Climate Change Land Use Agriculture and the Emerging Bioeconomy

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David L. Skole and Brent M. Simpson Abstract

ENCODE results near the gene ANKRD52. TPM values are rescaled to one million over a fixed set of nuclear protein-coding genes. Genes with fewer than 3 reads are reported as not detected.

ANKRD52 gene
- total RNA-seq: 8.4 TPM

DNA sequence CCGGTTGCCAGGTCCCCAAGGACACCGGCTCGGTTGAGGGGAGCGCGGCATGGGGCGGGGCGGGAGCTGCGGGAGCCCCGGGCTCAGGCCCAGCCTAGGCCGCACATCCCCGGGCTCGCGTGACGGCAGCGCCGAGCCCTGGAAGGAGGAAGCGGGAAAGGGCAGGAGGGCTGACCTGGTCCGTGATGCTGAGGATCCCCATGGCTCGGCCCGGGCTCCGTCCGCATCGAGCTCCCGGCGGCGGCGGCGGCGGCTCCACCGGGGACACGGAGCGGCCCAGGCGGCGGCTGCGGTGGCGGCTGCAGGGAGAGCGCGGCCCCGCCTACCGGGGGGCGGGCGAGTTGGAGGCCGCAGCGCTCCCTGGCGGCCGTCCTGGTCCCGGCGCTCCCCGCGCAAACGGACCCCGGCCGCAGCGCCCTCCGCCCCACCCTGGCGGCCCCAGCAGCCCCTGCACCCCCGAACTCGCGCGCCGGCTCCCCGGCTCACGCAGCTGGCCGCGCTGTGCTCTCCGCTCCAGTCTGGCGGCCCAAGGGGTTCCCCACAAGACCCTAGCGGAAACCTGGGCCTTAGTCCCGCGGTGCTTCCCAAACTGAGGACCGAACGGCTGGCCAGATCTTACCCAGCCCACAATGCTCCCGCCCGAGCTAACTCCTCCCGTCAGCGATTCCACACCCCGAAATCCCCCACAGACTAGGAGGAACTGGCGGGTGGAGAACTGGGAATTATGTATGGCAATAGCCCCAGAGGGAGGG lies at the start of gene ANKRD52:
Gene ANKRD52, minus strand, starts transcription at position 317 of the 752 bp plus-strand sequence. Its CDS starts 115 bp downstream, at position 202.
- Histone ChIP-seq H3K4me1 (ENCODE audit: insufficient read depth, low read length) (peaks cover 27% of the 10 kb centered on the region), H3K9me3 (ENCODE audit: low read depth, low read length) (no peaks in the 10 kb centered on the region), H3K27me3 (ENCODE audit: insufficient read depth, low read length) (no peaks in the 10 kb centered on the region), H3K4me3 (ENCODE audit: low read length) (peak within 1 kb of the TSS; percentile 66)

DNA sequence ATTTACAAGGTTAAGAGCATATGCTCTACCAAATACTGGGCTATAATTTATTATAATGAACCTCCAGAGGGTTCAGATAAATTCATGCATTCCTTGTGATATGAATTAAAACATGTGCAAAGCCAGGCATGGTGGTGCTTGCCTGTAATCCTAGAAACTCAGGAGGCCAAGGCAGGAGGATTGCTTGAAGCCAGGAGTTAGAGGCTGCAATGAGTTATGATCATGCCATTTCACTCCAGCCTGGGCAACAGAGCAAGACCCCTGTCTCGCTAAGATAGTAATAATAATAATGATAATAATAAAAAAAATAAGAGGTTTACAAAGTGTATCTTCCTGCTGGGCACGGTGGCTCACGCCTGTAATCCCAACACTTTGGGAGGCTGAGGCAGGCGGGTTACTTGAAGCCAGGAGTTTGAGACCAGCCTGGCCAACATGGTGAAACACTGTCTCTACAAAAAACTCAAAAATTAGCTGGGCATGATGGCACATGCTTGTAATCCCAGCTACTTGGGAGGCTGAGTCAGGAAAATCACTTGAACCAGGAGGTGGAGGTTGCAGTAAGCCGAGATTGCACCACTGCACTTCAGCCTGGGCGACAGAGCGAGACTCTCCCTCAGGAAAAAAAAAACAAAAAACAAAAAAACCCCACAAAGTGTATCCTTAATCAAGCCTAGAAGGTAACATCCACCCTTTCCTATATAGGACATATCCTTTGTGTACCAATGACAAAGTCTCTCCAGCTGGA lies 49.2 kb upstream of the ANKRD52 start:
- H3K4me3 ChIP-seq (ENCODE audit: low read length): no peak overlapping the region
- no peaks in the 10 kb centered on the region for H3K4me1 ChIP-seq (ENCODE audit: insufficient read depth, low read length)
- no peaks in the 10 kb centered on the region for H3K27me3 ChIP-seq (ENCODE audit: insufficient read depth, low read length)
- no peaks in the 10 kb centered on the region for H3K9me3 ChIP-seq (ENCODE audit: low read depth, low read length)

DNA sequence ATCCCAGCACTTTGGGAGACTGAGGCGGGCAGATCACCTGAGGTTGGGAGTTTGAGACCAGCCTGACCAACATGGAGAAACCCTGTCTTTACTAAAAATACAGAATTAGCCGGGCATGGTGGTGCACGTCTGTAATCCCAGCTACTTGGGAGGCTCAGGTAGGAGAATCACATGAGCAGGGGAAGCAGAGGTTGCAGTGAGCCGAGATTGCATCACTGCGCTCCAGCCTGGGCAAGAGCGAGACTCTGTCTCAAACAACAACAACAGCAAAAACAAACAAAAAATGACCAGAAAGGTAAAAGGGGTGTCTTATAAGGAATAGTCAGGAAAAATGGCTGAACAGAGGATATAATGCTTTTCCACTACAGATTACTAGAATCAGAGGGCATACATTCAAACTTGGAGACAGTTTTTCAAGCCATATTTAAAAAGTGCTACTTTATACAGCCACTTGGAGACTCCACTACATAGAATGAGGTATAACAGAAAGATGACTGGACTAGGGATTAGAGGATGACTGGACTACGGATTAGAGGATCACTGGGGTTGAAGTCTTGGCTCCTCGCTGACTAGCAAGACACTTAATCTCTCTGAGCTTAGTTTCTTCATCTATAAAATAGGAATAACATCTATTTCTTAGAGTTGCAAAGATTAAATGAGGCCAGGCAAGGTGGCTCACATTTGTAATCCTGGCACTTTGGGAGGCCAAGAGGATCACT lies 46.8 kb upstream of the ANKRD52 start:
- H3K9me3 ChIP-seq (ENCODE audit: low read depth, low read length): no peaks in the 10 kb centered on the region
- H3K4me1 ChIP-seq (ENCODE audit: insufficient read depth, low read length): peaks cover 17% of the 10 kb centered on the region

Measuring sustainability of land use and agriculture requires some understanding of the complex interactions that take place on land. As we look to the future, it is likely that those concerns that threaten sustainability, such as climate change, will have profound influences on land use and land cover change. In particular, the world's continued exploitation of fossil fuels for energy and material feedstocks is not sustainable. There are optimistic prospects that the global economy can make a transition to a system in which renewable energy and materials can be derived from feedstocks based on biomass. Impressive advances have been made in using the natural chemistry of plants to derive a myriad number of materials and important sources of energy from ethanol, methanol, and esters rendered from biological materials in biorefineries. This transition is explored, taking particular note of the following interactions: the availability of the land for natural product feedstocks, competition for land, replacing food crops with bioenergy crops, and other dynamics. The chapter focuses on two related and converging concerns: (a) the emerging climate crisis brought on by fossil fuel combustion and land use change, and (b) an economy reliant on increasingly scarce and nonrenewable fossil fuels for energy and materials. It is postulated that efforts to change our source of fuels and materials from fossil sources to natural sources will create a new bio-economy. A revolutionary change from nonrenewable carbon economy to renewable carbon economy presents exciting prospects for a new economic system—one that can mitigate climate change and hasten sustainability. However, there are potential risks to food security, water supplies, and the natural environment. The prospect of a future carbon-constrained world is creating dramatic transformation of the world economy with both positive and negative consequences. The way we manage this transition will be critical to a sustainable economy of the future.

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